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#4 modi123_1  Icon User is online

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Re: Multiple Areas in MMORPG

Posted 22 June 2014 - 03:15 PM

Well, yeah. That is typically how client/server games operate.
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#5 BBeck  Icon User is offline

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Re: Multiple Areas in MMORPG

Posted 23 June 2014 - 12:44 PM

If it's client/server, you obviously don't want to send anything over the wire that won't be used. And you probably don't want to send anything that will probably not be used in a timely fashion until you have to.

But for client/server, you want the client to mostly just be a display, like a web browser. Most MMORPGs seem to have all the graphics files pre-loaded on the client machine. So, you never transmit graphics or things that can be seen. You're just passing over various states and data about the things the player will likely interact with.

And you probably almost want no game logic in the client. That's just begging for hackers to hack the game. You have no control over it on the client, but you have complete control over it in a well designed server. It's impossible to get data from the server that you don't expose. For an extreme example, just pull the network cable out of the back of the server and then let's see someone hack it. But just a good firewall, proper security including OS patching, good programming practices, and control of the ports should make it an all but inpenatrable fortress.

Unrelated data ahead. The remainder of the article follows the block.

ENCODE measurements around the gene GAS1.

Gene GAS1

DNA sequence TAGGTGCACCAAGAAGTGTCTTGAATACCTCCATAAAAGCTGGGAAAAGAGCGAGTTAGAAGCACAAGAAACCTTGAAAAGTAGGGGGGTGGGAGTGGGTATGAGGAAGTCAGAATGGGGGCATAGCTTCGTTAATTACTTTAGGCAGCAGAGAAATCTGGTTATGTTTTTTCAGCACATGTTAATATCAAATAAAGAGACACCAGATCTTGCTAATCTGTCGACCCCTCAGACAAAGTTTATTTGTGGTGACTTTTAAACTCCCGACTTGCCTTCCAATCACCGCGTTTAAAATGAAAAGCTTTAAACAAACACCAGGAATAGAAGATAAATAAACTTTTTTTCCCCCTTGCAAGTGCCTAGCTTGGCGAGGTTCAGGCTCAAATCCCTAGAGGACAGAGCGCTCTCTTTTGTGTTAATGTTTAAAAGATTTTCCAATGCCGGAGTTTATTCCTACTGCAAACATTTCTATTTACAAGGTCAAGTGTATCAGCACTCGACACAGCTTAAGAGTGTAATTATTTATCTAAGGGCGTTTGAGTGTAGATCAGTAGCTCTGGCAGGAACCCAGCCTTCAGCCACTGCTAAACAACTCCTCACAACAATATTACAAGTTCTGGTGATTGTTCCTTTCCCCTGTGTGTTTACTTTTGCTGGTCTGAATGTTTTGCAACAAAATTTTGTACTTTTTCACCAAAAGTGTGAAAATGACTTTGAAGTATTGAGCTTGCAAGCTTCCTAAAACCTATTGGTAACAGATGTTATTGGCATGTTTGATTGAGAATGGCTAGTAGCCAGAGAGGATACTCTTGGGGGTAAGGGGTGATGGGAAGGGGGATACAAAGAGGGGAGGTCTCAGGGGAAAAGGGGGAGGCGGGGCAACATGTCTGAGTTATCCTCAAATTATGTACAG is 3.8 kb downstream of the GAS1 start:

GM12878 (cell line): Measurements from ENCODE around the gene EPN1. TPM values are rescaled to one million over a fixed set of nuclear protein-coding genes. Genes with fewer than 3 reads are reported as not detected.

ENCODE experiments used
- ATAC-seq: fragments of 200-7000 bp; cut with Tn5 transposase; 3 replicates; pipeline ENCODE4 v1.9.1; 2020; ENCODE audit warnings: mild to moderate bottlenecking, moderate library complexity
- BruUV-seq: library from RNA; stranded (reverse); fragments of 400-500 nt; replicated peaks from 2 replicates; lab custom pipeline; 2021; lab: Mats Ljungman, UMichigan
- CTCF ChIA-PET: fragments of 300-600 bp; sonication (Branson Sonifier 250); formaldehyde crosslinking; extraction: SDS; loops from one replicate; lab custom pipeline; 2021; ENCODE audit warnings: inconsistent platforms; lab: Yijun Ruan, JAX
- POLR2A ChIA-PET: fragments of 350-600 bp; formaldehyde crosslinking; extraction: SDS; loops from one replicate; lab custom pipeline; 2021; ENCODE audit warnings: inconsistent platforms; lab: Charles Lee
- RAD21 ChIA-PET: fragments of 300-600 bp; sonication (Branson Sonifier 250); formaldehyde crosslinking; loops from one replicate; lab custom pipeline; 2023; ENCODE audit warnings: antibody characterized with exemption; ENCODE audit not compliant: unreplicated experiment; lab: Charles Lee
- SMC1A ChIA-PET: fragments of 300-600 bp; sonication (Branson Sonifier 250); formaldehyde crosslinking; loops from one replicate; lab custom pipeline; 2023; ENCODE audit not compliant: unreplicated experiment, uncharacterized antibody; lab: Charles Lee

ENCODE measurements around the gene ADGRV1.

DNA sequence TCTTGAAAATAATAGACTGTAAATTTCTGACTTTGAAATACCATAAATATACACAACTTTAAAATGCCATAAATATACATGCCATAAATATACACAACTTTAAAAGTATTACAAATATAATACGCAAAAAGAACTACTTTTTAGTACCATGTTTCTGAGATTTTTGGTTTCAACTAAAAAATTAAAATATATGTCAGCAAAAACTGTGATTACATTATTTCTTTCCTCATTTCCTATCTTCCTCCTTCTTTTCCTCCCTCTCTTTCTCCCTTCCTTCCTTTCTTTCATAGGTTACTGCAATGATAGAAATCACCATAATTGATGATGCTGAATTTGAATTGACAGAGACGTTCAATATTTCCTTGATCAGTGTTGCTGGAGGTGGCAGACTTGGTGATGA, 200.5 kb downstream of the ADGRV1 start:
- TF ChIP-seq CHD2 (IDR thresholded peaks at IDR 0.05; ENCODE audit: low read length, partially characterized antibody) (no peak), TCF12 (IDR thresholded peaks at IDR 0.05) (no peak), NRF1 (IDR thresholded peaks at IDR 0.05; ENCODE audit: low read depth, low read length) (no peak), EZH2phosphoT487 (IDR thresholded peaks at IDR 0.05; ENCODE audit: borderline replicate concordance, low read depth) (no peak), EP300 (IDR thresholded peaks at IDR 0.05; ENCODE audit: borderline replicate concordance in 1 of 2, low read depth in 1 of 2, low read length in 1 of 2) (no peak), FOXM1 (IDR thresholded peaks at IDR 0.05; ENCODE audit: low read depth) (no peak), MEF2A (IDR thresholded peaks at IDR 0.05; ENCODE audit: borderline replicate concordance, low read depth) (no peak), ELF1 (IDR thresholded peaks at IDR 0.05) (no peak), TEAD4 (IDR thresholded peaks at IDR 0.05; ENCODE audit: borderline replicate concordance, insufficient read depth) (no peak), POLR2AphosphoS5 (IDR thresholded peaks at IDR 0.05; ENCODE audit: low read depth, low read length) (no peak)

Anyway, I'm thinking you shouldn't be sending any data other than exactly what the client needs to draw the current scene unless there's a very specific reason for it.

So, you definately don't want to be sending data about other zones that the player can't even interact with until they travel there.

The way I imagine an MMORPG is mostly the client sending requests to the server about how it wants to interact with the game world (ie. move forward at 30 degrees, cast a spell, look at inventory, send a chat message to another player, etc.) I imagine everything else happening server side. Then I imagine the server sending just enough data about how to draw the current scene (ie. new camera/player position after the move forward, what can be seen from the effects of the spell, chat message from another player, etc.)

So, I don't know if you want to even send over data for the entire zone unless its a small zone.

Most of the CPU, and especially GPU, intensive work in 3D MMORPGs is in the drawing to the screen. There's really no reason not to preload all that on the client so that the client takes the task of actually drawing the scene and the server merely sends data about the state of the scene.

Anyway, that's what I've noticed. When they do a game update they download all the new graphics and art files to the client and it takes like half an hour to boot up. Once they're on your computer though, the game runs fast.